Voice Lessons

TEACHING WRITING is really teaching reading, listening and seeing. That’s what I’m learning.

The last few weeks, I’ve been coaching students to pay close attention to the world around them — the classic “show don’t tell.” It’s important to be specific. Really show the reader what you’re seeing.

I hear myself saying, mantra like: Let’s just skim it off the top: Don’t use shorthand — “cool” “hip” “trendy” “beautiful”– what do those words mean? They mean different things to different people. Show me what version of your “trendy” looks like — “pierced and tattooed?. Or is it more skinny jeans and porkpie hat? Take me into that world.

Then we go deeper, or can try to.

What makes good writing memorable, most of us agree, is, of course, about some specific insight we glean. But too there’s something about the voice of the writer telling us the story, a voice that is humorous or lyric or evasive or fast-foward “bent to it again.” It’s the tale, the setting, as well as the perspective and point-of-view (as my old friend, writer and seer, David E. recently pointed out so eloquently). And yes, there are some writers who so take over the control tower of my mind’s eye that when I finish a novel, an essay or short story-I can’t quite go straight on to another “voice” yet. I still hear them in my ear. Talking. Considering. Parsing. So often to keep the conversation going, I’d just pick up another title. Dip back in.

I grew up, it seems, with a book always in my lap, my hand, my purse, my car — which my other, more recent friend David calls, “my rolling library.” He is only half jesting. I have a book stowed for every occasion it seems — biography, novel, poetry. Just in case . . .

I took books everywhere — to picnics and to movies. I was careful not to be “antisocial,” as my mother often warned — but sometimes the world that the author had created begged that I take him/her along — it would have been rude to step out without, or so it seemed to me. I wanted to keep that thrumming landscape close by.

Thinking back on this, I now realize that the authors who could pull me in that way did so either by the rhythms they spun, the images they set down, frame by frame, or simply pulled a chair up for me inside the wondrous kaleidoscope of their mind — their wit, their way of making the floor the ceiling, the way they’d make the page not a flat plane, but something porous, something that could be entered and strolled through.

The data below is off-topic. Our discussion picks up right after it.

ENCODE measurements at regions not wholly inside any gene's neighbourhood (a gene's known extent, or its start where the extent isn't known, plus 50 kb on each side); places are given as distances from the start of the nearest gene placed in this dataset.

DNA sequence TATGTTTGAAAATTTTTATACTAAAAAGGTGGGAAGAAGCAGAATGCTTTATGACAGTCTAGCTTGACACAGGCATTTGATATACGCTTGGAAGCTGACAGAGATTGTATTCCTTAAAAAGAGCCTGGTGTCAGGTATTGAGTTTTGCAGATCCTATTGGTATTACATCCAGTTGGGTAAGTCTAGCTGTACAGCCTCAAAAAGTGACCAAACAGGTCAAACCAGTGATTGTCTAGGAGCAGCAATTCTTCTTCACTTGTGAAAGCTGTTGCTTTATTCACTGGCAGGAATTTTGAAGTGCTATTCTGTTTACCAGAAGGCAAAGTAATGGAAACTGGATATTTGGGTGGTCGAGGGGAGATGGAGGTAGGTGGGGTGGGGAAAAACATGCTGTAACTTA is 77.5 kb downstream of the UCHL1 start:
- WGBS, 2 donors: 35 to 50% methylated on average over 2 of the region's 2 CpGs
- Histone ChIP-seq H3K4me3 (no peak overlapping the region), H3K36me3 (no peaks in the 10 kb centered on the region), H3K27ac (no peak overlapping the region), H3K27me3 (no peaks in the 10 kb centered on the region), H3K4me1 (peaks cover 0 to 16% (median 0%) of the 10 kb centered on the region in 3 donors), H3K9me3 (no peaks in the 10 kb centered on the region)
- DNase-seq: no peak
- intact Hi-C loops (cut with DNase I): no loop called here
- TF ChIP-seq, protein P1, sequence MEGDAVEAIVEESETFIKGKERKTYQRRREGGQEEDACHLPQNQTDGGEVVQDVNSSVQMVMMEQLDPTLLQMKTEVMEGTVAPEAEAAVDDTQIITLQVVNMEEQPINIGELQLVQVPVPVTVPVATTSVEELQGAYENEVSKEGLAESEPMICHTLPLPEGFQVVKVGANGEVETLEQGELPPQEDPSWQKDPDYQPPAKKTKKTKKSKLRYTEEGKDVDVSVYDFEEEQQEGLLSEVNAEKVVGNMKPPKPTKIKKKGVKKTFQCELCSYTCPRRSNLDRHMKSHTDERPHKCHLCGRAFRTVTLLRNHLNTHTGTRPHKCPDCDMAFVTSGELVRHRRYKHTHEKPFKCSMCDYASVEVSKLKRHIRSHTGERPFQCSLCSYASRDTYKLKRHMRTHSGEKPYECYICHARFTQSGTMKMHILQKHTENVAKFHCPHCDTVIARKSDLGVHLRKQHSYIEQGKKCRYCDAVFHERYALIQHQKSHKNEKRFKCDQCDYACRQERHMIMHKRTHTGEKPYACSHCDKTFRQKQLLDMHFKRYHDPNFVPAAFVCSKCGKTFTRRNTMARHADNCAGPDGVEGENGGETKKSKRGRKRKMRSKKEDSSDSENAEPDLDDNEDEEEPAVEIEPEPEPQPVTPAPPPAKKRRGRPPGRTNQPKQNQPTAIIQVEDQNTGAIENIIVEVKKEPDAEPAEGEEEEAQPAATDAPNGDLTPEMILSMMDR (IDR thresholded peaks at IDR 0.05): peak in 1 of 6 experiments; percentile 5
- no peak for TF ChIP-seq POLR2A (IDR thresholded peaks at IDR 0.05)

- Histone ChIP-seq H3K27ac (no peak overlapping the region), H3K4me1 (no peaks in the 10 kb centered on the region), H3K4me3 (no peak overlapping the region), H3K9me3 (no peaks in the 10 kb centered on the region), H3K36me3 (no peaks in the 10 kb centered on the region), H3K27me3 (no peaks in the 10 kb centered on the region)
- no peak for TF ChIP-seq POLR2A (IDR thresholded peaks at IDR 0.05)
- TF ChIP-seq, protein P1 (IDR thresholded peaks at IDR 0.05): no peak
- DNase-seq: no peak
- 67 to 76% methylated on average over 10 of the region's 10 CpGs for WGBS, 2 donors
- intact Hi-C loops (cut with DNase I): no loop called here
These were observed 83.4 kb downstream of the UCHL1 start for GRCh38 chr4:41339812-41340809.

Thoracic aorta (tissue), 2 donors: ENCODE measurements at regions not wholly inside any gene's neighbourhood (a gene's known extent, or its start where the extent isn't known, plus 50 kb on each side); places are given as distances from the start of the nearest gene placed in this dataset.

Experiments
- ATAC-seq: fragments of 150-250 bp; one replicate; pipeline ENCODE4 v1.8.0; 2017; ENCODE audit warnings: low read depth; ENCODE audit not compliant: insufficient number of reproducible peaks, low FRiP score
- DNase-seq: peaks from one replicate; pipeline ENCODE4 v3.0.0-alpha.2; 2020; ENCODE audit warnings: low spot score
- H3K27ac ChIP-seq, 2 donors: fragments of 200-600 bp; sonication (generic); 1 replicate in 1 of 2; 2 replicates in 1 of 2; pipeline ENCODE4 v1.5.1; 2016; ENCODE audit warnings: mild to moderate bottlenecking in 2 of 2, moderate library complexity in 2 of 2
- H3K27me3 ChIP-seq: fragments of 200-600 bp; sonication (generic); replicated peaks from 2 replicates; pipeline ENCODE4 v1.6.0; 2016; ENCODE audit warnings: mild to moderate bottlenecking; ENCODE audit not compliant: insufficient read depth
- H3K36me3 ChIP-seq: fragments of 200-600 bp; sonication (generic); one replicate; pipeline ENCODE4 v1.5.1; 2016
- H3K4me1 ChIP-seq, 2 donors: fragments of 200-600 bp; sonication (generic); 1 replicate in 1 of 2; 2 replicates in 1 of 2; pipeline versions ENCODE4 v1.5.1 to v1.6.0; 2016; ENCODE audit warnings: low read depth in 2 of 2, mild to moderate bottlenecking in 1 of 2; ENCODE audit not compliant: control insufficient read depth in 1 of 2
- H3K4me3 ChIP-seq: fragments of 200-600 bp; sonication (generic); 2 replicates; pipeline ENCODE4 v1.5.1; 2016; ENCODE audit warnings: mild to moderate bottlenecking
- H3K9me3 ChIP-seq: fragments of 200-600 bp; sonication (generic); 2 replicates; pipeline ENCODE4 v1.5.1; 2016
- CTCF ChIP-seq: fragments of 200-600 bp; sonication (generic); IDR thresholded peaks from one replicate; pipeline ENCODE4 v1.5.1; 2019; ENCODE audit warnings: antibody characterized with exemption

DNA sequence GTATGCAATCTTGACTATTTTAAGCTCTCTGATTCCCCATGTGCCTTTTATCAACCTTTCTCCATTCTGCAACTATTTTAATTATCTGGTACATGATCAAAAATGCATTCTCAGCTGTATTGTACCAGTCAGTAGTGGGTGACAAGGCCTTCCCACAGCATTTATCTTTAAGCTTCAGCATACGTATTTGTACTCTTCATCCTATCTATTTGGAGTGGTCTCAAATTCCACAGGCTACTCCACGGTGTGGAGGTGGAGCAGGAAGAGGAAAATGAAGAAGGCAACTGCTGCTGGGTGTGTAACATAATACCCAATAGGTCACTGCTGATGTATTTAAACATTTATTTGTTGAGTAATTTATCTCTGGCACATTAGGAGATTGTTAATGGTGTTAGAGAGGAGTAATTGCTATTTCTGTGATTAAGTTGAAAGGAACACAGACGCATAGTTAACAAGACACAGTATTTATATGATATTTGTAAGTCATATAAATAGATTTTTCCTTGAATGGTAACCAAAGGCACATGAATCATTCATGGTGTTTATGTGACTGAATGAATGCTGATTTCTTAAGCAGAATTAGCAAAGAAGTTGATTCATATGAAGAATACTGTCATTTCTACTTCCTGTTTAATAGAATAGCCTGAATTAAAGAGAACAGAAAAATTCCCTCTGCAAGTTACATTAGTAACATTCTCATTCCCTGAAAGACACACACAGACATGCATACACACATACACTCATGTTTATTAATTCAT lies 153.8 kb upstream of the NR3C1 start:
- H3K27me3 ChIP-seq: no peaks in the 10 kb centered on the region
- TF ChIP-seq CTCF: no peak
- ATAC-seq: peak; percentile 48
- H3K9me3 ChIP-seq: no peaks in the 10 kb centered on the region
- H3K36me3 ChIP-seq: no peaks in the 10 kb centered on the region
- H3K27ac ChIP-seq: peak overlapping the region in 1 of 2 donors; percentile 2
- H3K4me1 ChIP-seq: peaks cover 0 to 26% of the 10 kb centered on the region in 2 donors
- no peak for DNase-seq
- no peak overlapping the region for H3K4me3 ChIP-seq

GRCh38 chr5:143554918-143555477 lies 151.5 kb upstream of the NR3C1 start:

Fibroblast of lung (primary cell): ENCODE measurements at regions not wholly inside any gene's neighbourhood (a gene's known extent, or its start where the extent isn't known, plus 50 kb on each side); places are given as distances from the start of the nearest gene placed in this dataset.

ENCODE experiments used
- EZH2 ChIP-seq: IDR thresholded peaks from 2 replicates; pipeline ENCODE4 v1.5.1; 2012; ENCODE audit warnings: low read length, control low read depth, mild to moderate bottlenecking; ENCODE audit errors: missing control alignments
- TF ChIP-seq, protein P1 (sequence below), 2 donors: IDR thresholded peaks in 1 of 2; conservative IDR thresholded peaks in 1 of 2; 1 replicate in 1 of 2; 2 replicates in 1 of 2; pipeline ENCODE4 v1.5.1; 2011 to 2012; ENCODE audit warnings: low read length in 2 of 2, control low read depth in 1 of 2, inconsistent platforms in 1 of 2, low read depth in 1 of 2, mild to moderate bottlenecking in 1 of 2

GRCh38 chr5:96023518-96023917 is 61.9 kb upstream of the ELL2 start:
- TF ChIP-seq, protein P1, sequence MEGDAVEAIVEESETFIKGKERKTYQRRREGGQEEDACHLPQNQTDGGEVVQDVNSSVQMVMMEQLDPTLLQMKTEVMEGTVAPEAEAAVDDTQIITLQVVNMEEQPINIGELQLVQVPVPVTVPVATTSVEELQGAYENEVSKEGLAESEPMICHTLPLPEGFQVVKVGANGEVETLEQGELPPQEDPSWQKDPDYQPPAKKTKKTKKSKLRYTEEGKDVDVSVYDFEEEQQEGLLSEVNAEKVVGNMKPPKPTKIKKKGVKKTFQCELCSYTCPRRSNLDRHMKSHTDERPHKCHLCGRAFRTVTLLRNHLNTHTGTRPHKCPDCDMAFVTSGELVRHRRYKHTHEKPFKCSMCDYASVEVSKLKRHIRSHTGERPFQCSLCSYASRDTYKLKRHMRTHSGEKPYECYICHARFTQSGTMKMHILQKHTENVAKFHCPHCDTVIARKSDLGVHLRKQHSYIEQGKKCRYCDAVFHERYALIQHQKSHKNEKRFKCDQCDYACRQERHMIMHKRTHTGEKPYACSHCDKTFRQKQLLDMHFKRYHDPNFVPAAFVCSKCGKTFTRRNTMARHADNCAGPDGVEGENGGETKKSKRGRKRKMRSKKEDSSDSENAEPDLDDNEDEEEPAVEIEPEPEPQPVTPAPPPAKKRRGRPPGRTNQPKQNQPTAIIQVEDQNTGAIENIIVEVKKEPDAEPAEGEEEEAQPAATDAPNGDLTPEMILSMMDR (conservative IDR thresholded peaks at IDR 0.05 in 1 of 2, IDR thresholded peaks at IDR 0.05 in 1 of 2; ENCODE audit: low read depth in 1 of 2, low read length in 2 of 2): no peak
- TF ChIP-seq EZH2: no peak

I always hesitate when people ask me the inevitable: “Who are your favorite writers?” Different writers have brought different perspectives, insights not just in their stories, the content, but in the way they have chosen to tell them. For some reason, I get caught in trying to differentiate who did what and why. Not that the asker has asked that, not that he or she cares about all of that — but I realize in thinking about all of this that I do, and it matters a great deal. How a writer has marked me, shaped the way I think about language, the page and the possibility, is something so personal, I now realize. I went to different writers for different reasons. Some I most likely will never re-read, but they took me to the next tier. I return to others because they feel essential and part of me now, like reading over old drafts or journals “Yes, that’s where I got that from.”

A few weeks back, I shared this quote with my students; a short section from A. Alvarez’s book The Writer’s Voice — about writing and maturation.

“By comparing writing and psychoanalysis, I’m implying that finding your own voice as a writer is in some ways like the tricky business of becoming an adult. For a writer, it’s also a basic instinct like a bird marking its territory, though not straightforward or so musical. So how do you do it? First, you do what all young people do: you try on different personalities for size and you fall in love. Young writers, in fact, are a peculiarly promiscuous lot . . . . First the writer’s voice dazzles you and you read everything you can lay your hands on. If that doesn’t cure you, the sickness goes critical and you become obsessed with the beloved’s whole take on life: what he did, where he went, even the kind of people he slept with. You don’t want to be like him, you want to be him. In retrospect, infatuation is as embarrassing as promiscuity, but for the writer it is a necessary part of the weary process of growing up.”

It’s a challenge to teach what I have learned to do from simply reading and writing and reading and writing, year after year after year. My patterns, rhythms – voice — if you will — emerged through one thing and one thing only, trial and error practice. Finally, I knew myself on the page. It took time. It still evolves and sharpens. But beneath it all, for me, the basic desire still remains the same: trying to make music on the page.

photos: l.g.


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